Miriam Caine is dining with her son in an up-market restaurant when she bursts into flames.
The restaurant's manager, ex-cop Troy Berrigan, is first to Miriam's aid, but she later dies of her injuries. When police find accelerants on the victim, attention is turned to their whistleblowing former colleague, the only person close enough to have set her on fire.
Clinical psychologist and best-selling author Leah Giarratano is known for exploring various criminal and/or psychological behaviours in all of her books, and in WATCH THE WORLD BURN, the fourth in the Sergeant Jill Jackson series, she's exploring family, along with extreme psychopathic behaviour. Whilst earlier books clearly demonstrate Giarratano's own background in her deft handling of the extremes of human behaviour, somehow, WATCH THE WORLD BURN is more assured, more informative, more affecting and profoundly unsettling.
Readers of the earlier books will know that Jill Jackson had an horrendous experience as a young girl - kidnapped, raped and tortured. Her ongoing battle to cope and move on is an underlying thread in all the books in this series, but in WATCH THE WORLD burn we see Jill put under the most extreme personal pressure and we watch as she completely falls apart, and starts to put herself back together again.
We also watch as a series of different sorts of families cope. Jill's family continue the struggle to support both of their daughters - both victims of Jill's childhood experience in their own ways. We also watch as a young Aboriginal ex-cop struggles to rebuild his life after he was shot, wounded, pushed from the force after he became a whistleblower. As the sole carer for his much younger brother and sister, Troy Berrigan has a family that was torn apart by so many of the problems in Aboriginal society, being put back together by their individual and collective strength. Then there is the family of Miriam Caine. Her son and granddaughter are pulled into Troy and Jill's circle after Miriam bursts into flames one night the very up-market restaurant that Troy manages, dying a painful and seemingly inexplicable death. Followed by a spate of seemingly unconnected acid and arson attacks around Sydney, the police investigation slowly weaves the stories of Jill, Troy and Miriam's families together.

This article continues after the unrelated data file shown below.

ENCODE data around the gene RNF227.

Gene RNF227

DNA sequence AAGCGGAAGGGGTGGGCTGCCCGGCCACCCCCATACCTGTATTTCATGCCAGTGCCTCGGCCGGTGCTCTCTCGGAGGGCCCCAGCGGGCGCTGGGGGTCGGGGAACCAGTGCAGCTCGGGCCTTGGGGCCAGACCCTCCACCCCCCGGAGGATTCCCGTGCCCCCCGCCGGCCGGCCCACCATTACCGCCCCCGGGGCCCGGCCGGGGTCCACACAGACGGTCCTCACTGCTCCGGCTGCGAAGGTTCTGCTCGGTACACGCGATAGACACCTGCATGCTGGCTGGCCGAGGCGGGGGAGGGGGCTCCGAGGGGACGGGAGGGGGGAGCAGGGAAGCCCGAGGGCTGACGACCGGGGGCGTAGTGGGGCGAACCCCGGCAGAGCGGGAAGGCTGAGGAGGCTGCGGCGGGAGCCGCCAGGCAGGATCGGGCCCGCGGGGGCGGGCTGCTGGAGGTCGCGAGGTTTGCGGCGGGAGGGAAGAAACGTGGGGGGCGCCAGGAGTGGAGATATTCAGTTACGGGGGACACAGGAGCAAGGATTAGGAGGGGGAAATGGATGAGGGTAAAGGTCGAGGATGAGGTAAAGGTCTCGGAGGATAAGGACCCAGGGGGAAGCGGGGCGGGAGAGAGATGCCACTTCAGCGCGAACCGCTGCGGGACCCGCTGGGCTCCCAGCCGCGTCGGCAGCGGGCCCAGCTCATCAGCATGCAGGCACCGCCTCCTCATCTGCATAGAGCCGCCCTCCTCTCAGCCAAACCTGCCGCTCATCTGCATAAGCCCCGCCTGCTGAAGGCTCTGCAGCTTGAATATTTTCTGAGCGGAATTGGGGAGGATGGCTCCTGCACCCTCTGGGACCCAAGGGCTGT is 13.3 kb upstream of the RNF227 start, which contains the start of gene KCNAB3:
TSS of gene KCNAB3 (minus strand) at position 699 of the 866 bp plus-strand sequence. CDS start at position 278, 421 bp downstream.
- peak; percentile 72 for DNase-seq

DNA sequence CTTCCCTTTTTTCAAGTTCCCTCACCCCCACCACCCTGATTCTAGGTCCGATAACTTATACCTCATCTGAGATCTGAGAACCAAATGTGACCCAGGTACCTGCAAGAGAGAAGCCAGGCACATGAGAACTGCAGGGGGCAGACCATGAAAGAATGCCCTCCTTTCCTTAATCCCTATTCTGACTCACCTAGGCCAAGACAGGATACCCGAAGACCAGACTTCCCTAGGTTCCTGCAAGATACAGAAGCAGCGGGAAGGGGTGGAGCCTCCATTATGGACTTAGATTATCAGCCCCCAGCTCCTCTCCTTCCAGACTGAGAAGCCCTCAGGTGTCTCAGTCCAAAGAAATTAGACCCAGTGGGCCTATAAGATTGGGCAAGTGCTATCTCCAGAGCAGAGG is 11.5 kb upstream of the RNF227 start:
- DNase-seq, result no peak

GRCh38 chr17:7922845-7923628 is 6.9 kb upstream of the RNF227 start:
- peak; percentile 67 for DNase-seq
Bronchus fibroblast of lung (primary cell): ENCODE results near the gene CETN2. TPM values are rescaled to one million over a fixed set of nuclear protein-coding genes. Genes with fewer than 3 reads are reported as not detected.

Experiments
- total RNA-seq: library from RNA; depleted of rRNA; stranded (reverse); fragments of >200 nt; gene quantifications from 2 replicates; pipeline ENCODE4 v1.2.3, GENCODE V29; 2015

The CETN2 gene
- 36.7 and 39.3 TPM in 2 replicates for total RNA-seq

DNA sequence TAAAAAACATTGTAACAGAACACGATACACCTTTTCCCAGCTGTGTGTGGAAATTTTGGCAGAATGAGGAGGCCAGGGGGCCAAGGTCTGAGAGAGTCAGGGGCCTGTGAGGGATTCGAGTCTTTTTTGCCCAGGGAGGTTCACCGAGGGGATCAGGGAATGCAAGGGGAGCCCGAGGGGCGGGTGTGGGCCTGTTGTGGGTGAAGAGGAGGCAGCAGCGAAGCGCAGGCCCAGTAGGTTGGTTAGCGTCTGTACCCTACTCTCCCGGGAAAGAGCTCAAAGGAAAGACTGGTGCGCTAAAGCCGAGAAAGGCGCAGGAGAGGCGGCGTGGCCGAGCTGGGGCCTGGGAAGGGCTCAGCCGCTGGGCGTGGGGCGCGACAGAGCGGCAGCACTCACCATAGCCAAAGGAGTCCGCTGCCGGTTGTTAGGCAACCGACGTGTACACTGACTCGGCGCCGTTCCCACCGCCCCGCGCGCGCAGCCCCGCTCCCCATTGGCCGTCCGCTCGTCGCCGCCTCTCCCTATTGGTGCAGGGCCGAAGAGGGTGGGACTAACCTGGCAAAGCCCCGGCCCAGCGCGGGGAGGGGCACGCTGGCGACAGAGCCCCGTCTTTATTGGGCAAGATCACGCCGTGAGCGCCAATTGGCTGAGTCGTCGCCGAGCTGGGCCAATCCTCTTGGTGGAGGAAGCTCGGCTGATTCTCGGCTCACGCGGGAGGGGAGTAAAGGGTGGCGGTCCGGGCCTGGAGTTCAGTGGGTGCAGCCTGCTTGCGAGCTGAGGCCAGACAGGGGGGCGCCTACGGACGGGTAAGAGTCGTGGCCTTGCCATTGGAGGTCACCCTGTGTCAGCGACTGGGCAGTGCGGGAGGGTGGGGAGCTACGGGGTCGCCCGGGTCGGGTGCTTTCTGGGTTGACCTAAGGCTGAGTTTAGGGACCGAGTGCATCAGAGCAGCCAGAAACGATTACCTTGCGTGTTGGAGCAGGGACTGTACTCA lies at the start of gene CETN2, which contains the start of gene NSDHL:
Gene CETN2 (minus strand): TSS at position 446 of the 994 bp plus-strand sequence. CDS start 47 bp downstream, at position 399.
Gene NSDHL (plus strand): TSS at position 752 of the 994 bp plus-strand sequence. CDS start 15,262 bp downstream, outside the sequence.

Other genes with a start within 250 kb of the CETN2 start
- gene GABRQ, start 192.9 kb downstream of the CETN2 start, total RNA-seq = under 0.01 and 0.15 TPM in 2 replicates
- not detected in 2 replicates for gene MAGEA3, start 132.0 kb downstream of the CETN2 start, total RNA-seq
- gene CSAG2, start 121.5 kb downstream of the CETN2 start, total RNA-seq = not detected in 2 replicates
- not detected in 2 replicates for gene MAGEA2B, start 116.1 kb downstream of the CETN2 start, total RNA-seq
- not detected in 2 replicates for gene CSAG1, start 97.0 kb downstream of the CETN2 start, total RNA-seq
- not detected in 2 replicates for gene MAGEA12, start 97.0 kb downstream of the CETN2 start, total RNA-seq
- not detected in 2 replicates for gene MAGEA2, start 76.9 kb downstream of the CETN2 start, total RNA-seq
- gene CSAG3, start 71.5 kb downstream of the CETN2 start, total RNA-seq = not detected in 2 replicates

Balanced well between the police investigation and the various personal stories, WATCH THE WORLD BURN quickly becomes an emotional rollercoaster, although don't for a moment think that means that the reader is left feeling manipulated or over-wrought. It's searing in its portrayal of desperation, pain, suffering, madness and hope. There's humour and great humanity here as well, there are strong and safe characters balancing out the damaged. And in creating a bad guy who is somewhat elusive Giarratano has created what seems to be a pitch perfect portrayal of a psychopath - distant, illogical, slightly out of focus even, but ultimately inexplicable.
Readers of Giarratano books need to be aware that they aren't going to be in for an easy read, but they are absolutely guaranteed to feel something. You may also learn something about the slender threads that some people balance on every day. But you cannot come away from WATCH THE WORLD BURN unaffected by the characters created, the pain that they feel, and the nature of nurture.
KING OF THE CROSS - Mark Dapin
King of the Cross is a dazzling novel that explores the criminal world of Jacob Mendoza: legendary Godfather of Kings Cross and for more than four decades, Australia's most powerful and notorious crime figure. Now in his eighties, Mendoza believes it's time to record his epic life story - although finding a competent writer is never easy. As Mendoza unfolds his seductive story of thugs and drugs, murders and mysteries, bikers, bent cops and girls, girls, girls, it emerges that he's not the only one with a past. And the memoir takes shape, other more terrifying criminals are circling the
Anybody with a passing interest in notorious Australian "identities" in the not so distant past isn't going to take too long to twig on whom Mendoza is based, and that same reader probably is going to be excused for any guesses about the writer who narrates this fictional book.
Basically the story is that a journalist working for The Australian Jewish Times makes a complete hash of a story and ends up being fired by the editor. Circumstances intervene, things happen, he finds himself interviewing / writing the life story of Sydney gangster Jacob Mendoza. Mendoza is what he is, although he does try to wrap it up in a lot of long-winded justification. Klein, the writer, isn't what he says he is. He wraps that up in a bit of a story as well.
Most of Mendoza's story is told in a series of long interviews or monologues, whilst most of Klein's story is narrated by him - aiming obviously for an unreliable narrator scenario Undoubtedly the author has a fine eye and understanding of the characters that inhabit Kings Cross, but that fine eye seems somehow to fall sort when it comes to his two central characters. Mendoza's story is, I suppose, supposed to be hilariously funny - and there were some lines that absolutely raised a smile. It was also seemingly supposed to be confrontational - crude, rude and more than a bit risqué. Which has, after all, been done before and whilst I'm a big fan of writers doing this in our own voice, it has to be a more complete package.